The World Almanac and Book of Facts for 2018

I’m a girl who grew up in a nondigital world. When we needed to know something we went to the library; we researched information using books. Facts were readily at our disposal without any need for power or hand-held devices.

The children in my class have Chromebooks. They can access Google and YouTube and PebbleGo anytime they want. It is helpful in many ways. But, nothing can compare with holding a book of facts in your hands.

Normally, I am all about reading fiction. When we put together our “Best of 2017” lists, as book bloggers like to do, I had read 3 nonfiction books. Three.

Yet, when The World Almanac and Book of Facts arrived at our door, I could not put it down. I flipped through it even as I walked to my husband asking, “Did you know…?” You cannot believe the amount of interesting and pertinent facts within its cover!

There is a Chronology of Events which covers November 1, 2016 through October 31, 2017 covering national and international add events. (There are even pages with the results of the 2017 presidential election and how each states voted.) The plethora of fascinating facts continues on every page, with topics such as these:

  • Obituaries for famous people who died in 2017
  • Notable Quotes of 2017
  • Economics including the world’s wealthiest individuals, leading businesses and largest companies
  • Employment
  • Crime
  • Military Affairs
  • Health with every subtopic you can imagine from eating disorders to common infectious diseases and basic first aid

Well, I could go on and on and on, but I tell you this is a fabulous resource to have to check on facts, to remember the year(s) gone by, and to consider the future. I can’t recommend it highly enough.

There’s even a section with the year in pictures.

9 thoughts on “The World Almanac and Book of Facts for 2018”

  1. It always surprised me how many of these we sold every year at B&N, but I agree. What a plethora of information!

    P.S. I think I only read nine nonfiction books this year.


    1. It is amazing! I can’t sit and read this cover to cover, of course, but to sit with it and thumb through it for awhile is so interesting. Also, I’m so looking forward to sharing it with my class. They are data consumers in the first degree!

      Glad I’m not alone in reading less nonfiction than fiction. 🙂


  2. I definitely want to increase my nonfiction books read which is why I have two going on right now. But, I do remember going to the library and looking through encyclopedias for information. Loved that. Do they even have encyclopedias anymore?!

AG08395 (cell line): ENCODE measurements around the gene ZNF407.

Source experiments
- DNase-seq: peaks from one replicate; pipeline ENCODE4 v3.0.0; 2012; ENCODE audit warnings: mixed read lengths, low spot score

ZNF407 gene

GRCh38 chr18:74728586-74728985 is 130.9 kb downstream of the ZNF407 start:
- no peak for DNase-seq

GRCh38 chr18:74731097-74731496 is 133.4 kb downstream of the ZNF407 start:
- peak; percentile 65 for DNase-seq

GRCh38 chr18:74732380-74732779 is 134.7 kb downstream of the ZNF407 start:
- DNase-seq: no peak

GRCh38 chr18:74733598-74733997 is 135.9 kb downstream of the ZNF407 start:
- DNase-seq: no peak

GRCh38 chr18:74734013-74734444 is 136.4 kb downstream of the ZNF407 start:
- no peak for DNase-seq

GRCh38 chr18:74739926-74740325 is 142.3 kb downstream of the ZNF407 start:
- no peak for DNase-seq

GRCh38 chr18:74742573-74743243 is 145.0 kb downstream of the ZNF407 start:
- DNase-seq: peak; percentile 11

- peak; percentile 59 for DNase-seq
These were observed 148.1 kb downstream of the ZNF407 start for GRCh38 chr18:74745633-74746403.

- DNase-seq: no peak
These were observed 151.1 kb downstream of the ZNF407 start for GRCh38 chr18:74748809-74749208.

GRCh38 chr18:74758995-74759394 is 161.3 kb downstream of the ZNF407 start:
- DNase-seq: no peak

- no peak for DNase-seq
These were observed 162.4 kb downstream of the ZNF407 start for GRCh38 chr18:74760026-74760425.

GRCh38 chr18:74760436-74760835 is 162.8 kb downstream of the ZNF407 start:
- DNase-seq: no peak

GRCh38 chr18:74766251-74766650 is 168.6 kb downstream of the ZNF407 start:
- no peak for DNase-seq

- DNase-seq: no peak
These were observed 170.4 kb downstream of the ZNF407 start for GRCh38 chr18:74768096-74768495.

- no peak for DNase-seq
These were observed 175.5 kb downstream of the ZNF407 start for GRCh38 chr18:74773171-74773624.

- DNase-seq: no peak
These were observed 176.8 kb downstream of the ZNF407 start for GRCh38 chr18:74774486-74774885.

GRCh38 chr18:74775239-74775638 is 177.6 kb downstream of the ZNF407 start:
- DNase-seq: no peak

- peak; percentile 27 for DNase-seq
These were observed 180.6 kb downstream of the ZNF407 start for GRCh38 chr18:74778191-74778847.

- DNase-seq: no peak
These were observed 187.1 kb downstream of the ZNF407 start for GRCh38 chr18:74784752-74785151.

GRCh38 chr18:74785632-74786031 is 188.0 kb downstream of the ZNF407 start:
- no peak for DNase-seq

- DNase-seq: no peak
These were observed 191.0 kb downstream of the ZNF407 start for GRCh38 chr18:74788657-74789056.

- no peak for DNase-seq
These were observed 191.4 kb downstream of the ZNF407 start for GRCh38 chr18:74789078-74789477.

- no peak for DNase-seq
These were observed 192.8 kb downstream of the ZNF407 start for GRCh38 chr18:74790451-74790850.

1. I don’t think our school library has encyclopedias. I’m wondering if the LMC director is even buying many nonfiction books at all anymore. When the children did their research on Native Americans this November, they found all their facts on line. I am seriously concerned about the use of technology in the classroom today; it certainly has a place, but it certainly cannot replace the teacher (whose job I feel it is encroaching upon).

      Of course I recognize that encyclopedias and almanacs grow obsolete, but this one is certainly up to date, and wonderful.


  3. My, this does bring back the memories! This used to be part of the core Reference collection of any good libary.
    Now it’s mostly for browsing purposes. One thing it does have that the internet does not, is a higher degree of accuracy and accountablity. Theres a world of difference between what actually happened and what someone needs to have happened. Too much of the latter can be found online these days.
    And yes, hard copies of the more important encyclopedias do still exist. They went away for a while, then the publishers found out (the hard way) that there is still a market for a set of encyclopedias in book form.

    Liked by 1 person

  4. I love how you said there’s a higher degree of accuracy, which I totally feel is true, as this book is more based on fact than feeling (as you so beautifully put).


  5. It would be very interesting to me as well. I’m not sure how many non-fiction books I read in 2017 (probably only a handful). Happy New Year, Bellezza!


  6. I read only one novel last year: The Mathematician’s Shiva. But non-history? It’s stacked to the ceiling: essays, history, biography, historical journals, travel, plants.

    I have a Texas Almanac, and use it regularly, both for information and for sheer reading pleasure. I have another one called Why Stop? It contains the text of every historical marker in the state of Texas, indexed by town and county. If you’re going be in an area, you can look it up, read the plaques ahead of time, and find new places to visit. And if you’re whizzing down the road and pass a historical marker, you can look it up in the book (or use their app) to see what you just missed. It’s really fun.


  7. I used to love looking things up in the almanac and would often continue “surfing” and browsing after I’d found what I was searching for. You have inspired me to invest in one again!


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